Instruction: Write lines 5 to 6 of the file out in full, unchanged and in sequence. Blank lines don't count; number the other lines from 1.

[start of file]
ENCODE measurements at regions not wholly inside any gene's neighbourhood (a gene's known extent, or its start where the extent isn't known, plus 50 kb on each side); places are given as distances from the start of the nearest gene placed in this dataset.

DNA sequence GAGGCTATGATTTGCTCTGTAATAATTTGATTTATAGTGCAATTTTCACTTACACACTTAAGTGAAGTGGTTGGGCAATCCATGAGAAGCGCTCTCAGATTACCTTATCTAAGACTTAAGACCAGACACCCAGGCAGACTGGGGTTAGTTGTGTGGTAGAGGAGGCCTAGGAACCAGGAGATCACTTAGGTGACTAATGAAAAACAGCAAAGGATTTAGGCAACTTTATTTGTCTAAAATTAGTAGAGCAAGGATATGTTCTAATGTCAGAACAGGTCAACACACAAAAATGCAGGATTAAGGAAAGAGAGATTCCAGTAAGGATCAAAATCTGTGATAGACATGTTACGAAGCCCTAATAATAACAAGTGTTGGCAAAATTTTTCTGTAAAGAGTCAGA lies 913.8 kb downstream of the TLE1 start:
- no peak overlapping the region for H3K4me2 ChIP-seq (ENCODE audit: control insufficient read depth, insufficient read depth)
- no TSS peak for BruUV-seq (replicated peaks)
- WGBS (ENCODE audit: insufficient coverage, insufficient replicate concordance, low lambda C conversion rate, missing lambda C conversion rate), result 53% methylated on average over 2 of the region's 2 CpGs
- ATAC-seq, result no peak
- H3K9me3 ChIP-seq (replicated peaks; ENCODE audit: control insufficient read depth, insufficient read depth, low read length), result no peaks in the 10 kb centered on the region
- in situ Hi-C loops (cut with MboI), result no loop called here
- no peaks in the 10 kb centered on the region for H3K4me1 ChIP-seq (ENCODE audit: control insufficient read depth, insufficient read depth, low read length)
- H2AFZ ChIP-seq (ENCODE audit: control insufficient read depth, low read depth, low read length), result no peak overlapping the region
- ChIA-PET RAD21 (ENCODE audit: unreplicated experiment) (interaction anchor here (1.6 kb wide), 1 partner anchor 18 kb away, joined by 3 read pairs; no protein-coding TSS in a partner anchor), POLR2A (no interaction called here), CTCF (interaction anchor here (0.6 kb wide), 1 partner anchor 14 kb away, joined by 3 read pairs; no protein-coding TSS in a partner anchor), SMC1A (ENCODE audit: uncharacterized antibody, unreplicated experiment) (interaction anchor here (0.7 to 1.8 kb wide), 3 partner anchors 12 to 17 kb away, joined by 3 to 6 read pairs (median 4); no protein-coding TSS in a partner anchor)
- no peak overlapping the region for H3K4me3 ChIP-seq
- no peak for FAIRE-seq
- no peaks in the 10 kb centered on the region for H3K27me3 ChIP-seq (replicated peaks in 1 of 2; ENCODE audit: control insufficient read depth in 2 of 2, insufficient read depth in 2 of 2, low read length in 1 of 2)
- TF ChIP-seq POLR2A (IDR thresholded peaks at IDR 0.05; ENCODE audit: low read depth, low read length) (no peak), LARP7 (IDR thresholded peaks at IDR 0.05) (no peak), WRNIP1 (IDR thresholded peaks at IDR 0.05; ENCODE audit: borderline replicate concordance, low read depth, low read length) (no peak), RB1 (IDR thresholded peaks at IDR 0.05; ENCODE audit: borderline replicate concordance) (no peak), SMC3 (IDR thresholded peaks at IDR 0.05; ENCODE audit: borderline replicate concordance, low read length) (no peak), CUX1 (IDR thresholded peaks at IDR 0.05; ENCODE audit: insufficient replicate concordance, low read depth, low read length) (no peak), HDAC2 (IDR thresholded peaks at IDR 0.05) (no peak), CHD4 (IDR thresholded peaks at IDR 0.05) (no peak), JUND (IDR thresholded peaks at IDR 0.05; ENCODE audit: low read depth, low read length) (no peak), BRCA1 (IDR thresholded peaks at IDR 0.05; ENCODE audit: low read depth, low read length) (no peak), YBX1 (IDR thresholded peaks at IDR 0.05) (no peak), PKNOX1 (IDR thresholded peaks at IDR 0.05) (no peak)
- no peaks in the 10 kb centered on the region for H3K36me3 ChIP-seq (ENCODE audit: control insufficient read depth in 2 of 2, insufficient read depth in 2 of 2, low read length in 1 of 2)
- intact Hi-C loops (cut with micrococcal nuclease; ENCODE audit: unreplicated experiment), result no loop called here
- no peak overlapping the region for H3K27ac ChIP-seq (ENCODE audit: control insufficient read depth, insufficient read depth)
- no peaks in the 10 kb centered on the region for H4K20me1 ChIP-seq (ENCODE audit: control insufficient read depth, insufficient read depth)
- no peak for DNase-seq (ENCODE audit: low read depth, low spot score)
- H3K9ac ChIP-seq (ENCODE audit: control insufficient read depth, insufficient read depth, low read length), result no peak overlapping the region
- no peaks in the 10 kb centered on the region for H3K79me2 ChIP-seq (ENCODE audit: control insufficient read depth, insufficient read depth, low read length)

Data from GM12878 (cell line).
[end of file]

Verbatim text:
- WGBS (ENCODE audit: insufficient coverage, insufficient replicate concordance, low lambda C conversion rate, missing lambda C conversion rate), result 53% methylated on average over 2 of the region's 2 CpGs
- ATAC-seq, result no peak